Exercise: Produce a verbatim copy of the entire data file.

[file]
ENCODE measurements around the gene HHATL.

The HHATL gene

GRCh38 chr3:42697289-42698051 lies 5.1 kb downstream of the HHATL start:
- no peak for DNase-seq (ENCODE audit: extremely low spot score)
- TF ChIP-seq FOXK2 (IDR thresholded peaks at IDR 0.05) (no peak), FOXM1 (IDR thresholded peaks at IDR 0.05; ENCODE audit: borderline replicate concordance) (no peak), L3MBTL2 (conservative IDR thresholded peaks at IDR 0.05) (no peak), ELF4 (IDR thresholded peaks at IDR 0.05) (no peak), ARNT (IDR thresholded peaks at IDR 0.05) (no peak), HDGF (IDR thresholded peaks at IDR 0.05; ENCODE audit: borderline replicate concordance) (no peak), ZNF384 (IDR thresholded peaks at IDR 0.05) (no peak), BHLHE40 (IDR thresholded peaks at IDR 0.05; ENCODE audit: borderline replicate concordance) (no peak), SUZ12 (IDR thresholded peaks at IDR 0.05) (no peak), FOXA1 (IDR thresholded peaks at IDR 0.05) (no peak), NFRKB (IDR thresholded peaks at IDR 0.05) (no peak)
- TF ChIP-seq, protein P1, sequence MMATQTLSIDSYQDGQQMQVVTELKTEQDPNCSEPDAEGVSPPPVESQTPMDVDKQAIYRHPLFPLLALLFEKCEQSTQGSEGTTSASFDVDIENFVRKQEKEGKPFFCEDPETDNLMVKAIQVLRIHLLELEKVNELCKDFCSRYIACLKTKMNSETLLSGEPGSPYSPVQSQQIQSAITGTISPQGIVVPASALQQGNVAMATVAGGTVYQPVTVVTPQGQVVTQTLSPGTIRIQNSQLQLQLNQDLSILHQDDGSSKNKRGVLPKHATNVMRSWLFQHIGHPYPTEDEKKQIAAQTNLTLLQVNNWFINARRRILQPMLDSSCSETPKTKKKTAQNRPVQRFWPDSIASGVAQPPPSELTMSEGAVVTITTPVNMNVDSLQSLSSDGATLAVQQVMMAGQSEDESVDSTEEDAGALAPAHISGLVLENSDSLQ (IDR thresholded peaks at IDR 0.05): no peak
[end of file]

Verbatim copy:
ENCODE measurements around the gene HHATL.

The HHATL gene

GRCh38 chr3:42697289-42698051 lies 5.1 kb downstream of the HHATL start:
- no peak for DNase-seq (ENCODE audit: extremely low spot score)
- TF ChIP-seq FOXK2 (IDR thresholded peaks at IDR 0.05) (no peak), FOXM1 (IDR thresholded peaks at IDR 0.05; ENCODE audit: borderline replicate concordance) (no peak), L3MBTL2 (conservative IDR thresholded peaks at IDR 0.05) (no peak), ELF4 (IDR thresholded peaks at IDR 0.05) (no peak), ARNT (IDR thresholded peaks at IDR 0.05) (no peak), HDGF (IDR thresholded peaks at IDR 0.05; ENCODE audit: borderline replicate concordance) (no peak), ZNF384 (IDR thresholded peaks at IDR 0.05) (no peak), BHLHE40 (IDR thresholded peaks at IDR 0.05; ENCODE audit: borderline replicate concordance) (no peak), SUZ12 (IDR thresholded peaks at IDR 0.05) (no peak), FOXA1 (IDR thresholded peaks at IDR 0.05) (no peak), NFRKB (IDR thresholded peaks at IDR 0.05) (no peak)
- TF ChIP-seq, protein P1, sequence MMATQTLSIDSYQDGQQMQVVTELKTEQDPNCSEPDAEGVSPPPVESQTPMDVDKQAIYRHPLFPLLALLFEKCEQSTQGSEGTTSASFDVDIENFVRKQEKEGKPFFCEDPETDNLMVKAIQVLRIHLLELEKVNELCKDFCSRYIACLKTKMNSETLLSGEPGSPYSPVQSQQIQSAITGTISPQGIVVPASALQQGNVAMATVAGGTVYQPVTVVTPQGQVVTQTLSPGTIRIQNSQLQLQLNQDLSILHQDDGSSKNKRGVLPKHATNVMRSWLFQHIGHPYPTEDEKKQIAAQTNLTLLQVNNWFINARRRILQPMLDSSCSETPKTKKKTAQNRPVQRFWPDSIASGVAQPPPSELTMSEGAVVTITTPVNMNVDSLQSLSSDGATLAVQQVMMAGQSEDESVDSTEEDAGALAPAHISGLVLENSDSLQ (IDR thresholded peaks at IDR 0.05): no peak